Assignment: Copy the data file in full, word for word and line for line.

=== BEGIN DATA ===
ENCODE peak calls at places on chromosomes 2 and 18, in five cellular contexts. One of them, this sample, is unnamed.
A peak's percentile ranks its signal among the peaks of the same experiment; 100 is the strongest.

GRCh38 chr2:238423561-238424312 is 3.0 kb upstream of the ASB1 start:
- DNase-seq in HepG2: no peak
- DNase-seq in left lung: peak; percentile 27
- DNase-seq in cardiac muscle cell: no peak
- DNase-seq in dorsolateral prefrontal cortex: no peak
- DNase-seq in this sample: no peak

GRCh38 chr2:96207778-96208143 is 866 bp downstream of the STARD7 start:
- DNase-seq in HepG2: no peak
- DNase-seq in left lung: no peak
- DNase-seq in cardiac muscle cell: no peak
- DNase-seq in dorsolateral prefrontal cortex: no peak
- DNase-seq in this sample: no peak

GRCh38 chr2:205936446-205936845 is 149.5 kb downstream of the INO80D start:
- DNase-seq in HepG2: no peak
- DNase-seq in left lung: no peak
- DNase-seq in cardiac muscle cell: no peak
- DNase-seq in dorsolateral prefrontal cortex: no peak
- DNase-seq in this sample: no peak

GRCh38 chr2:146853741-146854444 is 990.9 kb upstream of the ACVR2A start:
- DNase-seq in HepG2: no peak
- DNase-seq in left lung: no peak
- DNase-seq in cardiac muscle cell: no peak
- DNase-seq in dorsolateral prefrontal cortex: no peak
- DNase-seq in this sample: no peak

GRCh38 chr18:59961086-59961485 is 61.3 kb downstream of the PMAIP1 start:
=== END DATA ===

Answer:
ENCODE peak calls at places on chromosomes 2 and 18, in five cellular contexts. One of them, this sample, is unnamed.
A peak's percentile ranks its signal among the peaks of the same experiment; 100 is the strongest.

GRCh38 chr2:238423561-238424312 is 3.0 kb upstream of the ASB1 start:
- DNase-seq in HepG2: no peak
- DNase-seq in left lung: peak; percentile 27
- DNase-seq in cardiac muscle cell: no peak
- DNase-seq in dorsolateral prefrontal cortex: no peak
- DNase-seq in this sample: no peak

GRCh38 chr2:96207778-96208143 is 866 bp downstream of the STARD7 start:
- DNase-seq in HepG2: no peak
- DNase-seq in left lung: no peak
- DNase-seq in cardiac muscle cell: no peak
- DNase-seq in dorsolateral prefrontal cortex: no peak
- DNase-seq in this sample: no peak

GRCh38 chr2:205936446-205936845 is 149.5 kb downstream of the INO80D start:
- DNase-seq in HepG2: no peak
- DNase-seq in left lung: no peak
- DNase-seq in cardiac muscle cell: no peak
- DNase-seq in dorsolateral prefrontal cortex: no peak
- DNase-seq in this sample: no peak

GRCh38 chr2:146853741-146854444 is 990.9 kb upstream of the ACVR2A start:
- DNase-seq in HepG2: no peak
- DNase-seq in left lung: no peak
- DNase-seq in cardiac muscle cell: no peak
- DNase-seq in dorsolateral prefrontal cortex: no peak
- DNase-seq in this sample: no peak

GRCh38 chr18:59961086-59961485 is 61.3 kb downstream of the PMAIP1 start: